The IRS began issuing Revenue Rulings some years ago (e.g. Rev. Rul. 78-232, Rev. Rul. 81-94, Rev. Rul. 89-74), warning about religious ordination mills and “mail order churches.” The IRS has long made it clear that participation in sham ministerial ordinations, and sham church schemes, would result in the most unpleasant of consequences.
The theories that corporation sole promoters are peddling today are no different than the theories that the clients of mail order churches tried using decades ago. Many of those folks went to jail, and many more lost all their assets to the IRS.
The results are proving no more favorable for purchasers of the corporation sole.
It is not my intention here to pass judgement upon the ideology of corporation sole promoters. Some of them (at least those few that aren’t common hucksters and swindlers) have a genuine passion for personal liberty and the reestablishment of constitutionally-constrained and limited civil government. On that point we would have something in common.
However, corporation sole peddlers universally suffer from an inability to think logically or to reason cogently and in a way that is intellectually honest. They suffer from reasoning that is driven by ideological wishful thinking, rather than objective thinking. Drawing any conclusions based upon wishful thinking often has disastrous consequences.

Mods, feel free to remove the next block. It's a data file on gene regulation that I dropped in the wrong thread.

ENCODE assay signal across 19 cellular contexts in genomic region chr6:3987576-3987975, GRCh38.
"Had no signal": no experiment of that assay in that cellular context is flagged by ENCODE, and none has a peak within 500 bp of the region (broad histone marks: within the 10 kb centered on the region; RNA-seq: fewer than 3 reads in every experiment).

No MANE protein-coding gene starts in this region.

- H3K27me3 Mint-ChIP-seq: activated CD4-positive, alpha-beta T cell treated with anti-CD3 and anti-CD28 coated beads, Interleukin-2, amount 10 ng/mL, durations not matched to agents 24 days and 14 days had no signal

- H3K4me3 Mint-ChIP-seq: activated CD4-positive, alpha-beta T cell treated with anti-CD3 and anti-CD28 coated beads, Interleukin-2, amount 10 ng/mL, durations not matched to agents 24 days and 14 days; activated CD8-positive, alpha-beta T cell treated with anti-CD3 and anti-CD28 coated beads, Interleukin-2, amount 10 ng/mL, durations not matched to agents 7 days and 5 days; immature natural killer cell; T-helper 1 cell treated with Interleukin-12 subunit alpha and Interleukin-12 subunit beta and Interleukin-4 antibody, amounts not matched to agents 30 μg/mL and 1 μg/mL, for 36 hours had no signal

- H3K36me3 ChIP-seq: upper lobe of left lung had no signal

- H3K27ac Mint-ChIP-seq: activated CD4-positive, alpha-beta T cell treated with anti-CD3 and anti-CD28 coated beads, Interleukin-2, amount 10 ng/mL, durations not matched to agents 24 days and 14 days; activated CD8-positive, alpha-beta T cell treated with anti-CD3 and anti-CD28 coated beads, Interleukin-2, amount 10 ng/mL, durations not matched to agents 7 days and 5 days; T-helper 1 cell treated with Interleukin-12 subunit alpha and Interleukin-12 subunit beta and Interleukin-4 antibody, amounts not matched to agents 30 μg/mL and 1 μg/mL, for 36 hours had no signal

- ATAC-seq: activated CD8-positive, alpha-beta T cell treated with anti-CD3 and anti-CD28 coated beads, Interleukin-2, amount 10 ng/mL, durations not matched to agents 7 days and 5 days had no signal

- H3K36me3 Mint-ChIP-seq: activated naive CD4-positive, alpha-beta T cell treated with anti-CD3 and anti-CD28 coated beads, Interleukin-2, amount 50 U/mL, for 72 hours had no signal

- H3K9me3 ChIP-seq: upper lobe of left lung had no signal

Another form of logic commonly employed by corporate sole peddlers is known as “hasty generalization” and “weak analogy.” Here’s just one example, in the form of a syllogism:
- Position Statement: All churches are automatically tax exempt.
- Position Statement: Many corporation soles are churches.
- Conclusion: All corporation soles are automatically tax exempt.
Both position statements are true. The conclusion, however, is false. It should be apparent why such logic is flawed; but many folks who purchase a corporation sole have missed it altogether.
Given the intense frustrations that millions of Americans have with the federal income tax system, any claims corporation sole peddlers make of being able to obtain personal tax immunity are bound to elicit considerable interest. Even former President Ronald Reagan was openly critical of the personal income tax system:
“Our federal tax system is, in short, utterly impossible, utterly unjust and completely counterproductive. The present system of taxation reeks with injustice and is fundamentally unAmerican. It has earned a rebellion and it’s time we rebelled!”
President Ronald Reagan, Williamsburg, Virginia (May 1983)
Mr. Reagan gave some wonderful and inspiring speeches, but he often didn’t do a very good job of delivering on promises. Under his leadership, the federal income tax code became far more complex than it had ever been, and the tyrannies of the tax authority were not in any way reined in. Taxpayer frustrations have only increased since the Reagan Administration, and millions are looking for a way to “get out of the system.”